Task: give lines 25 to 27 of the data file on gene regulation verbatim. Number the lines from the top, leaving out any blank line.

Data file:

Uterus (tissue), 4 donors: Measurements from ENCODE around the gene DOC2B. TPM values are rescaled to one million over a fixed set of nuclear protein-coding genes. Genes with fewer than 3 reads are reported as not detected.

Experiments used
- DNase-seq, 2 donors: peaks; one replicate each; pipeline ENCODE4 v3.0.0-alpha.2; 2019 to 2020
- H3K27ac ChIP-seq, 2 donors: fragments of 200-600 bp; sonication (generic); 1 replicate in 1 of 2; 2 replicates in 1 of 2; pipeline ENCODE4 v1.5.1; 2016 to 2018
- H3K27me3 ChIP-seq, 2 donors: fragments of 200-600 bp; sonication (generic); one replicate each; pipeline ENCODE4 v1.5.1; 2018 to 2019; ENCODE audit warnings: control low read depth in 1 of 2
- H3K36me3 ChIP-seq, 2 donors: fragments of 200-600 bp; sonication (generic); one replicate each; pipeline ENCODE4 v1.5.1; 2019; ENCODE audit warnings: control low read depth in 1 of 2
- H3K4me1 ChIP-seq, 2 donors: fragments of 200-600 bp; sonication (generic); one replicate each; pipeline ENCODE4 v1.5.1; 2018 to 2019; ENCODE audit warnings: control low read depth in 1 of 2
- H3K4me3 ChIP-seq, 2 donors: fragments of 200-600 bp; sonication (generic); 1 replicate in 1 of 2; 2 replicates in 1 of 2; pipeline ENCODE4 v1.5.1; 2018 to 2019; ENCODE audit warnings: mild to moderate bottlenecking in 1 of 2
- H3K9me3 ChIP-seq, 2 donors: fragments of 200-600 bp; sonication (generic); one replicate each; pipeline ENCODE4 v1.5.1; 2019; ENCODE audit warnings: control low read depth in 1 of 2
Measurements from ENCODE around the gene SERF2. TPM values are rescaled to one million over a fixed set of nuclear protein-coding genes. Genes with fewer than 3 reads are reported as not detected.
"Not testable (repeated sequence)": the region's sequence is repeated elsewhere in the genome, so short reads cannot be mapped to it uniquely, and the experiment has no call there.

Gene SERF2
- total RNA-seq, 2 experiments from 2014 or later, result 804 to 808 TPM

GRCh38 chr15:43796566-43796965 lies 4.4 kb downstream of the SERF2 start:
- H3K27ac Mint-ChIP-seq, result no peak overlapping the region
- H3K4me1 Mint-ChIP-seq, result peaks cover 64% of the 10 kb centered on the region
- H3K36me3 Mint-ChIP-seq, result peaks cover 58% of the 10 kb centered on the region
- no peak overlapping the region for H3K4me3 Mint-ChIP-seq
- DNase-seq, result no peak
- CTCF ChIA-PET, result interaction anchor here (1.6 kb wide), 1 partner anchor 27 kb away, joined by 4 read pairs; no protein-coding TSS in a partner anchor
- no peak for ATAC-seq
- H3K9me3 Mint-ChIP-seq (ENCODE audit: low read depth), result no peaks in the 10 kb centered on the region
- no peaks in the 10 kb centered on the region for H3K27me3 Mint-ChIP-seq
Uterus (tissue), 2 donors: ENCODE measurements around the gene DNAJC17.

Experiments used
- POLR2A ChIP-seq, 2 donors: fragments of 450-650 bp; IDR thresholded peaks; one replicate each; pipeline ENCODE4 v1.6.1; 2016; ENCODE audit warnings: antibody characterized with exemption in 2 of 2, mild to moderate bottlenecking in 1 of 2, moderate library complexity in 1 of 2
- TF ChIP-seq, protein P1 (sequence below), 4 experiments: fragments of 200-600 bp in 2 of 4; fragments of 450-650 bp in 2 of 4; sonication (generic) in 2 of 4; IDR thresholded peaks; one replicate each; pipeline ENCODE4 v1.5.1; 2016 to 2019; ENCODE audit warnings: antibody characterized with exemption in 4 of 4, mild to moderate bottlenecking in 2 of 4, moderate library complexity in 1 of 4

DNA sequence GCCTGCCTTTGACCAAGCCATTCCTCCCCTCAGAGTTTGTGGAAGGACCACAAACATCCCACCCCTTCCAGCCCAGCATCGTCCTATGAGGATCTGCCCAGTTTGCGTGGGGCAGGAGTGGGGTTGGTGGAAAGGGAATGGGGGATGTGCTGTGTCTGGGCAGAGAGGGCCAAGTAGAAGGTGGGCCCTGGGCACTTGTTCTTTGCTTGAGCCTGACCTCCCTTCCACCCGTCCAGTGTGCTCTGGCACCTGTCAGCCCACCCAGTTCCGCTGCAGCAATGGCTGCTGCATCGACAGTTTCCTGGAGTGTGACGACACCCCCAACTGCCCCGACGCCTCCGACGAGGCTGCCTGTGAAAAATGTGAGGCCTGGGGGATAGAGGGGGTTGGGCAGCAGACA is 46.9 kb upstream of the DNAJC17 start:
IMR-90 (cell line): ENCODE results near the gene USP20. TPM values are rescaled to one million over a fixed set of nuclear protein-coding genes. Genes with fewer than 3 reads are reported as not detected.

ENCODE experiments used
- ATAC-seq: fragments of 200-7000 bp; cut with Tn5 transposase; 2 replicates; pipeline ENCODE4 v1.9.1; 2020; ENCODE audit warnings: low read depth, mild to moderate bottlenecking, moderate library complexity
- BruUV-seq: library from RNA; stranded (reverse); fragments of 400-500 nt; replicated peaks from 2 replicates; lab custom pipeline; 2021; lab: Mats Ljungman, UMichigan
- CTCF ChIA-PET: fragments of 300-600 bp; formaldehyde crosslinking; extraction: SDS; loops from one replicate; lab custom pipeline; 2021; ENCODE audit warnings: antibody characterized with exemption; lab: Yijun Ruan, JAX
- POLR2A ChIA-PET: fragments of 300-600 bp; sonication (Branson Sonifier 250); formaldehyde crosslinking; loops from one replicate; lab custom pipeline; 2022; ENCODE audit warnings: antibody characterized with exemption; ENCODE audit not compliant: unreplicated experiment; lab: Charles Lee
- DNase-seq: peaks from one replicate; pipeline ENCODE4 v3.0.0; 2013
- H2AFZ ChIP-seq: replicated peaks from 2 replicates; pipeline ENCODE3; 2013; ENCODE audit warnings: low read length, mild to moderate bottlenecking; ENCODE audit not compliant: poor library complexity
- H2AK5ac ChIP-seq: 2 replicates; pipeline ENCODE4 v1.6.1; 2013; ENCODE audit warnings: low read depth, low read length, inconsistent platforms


Experiments used
- POLR2A ChIP-seq, 2 donors: fragments of 450-650 bp; IDR thresholded peaks; one replicate each; pipeline ENCODE4 v1.6.1; 2016; ENCODE audit warnings: antibody characterized with exemption in 2 of 2, mild to moderate bottlenecking in 1 of 2, moderate library complexity in 1 of 2
- TF ChIP-seq, protein P1 (sequence below), 4 experiments: fragments of 200-600 bp in 2 of 4; fragments of 450-650 bp in 2 of 4; sonication (generic) in 2 of 4; IDR thresholded peaks; one replicate each; pipeline ENCODE4 v1.5.1; 2016 to 2019; ENCODE audit warnings: antibody characterized with exemption in 4 of 4, mild to moderate bottlenecking in 2 of 4, moderate library complexity in 1 of 4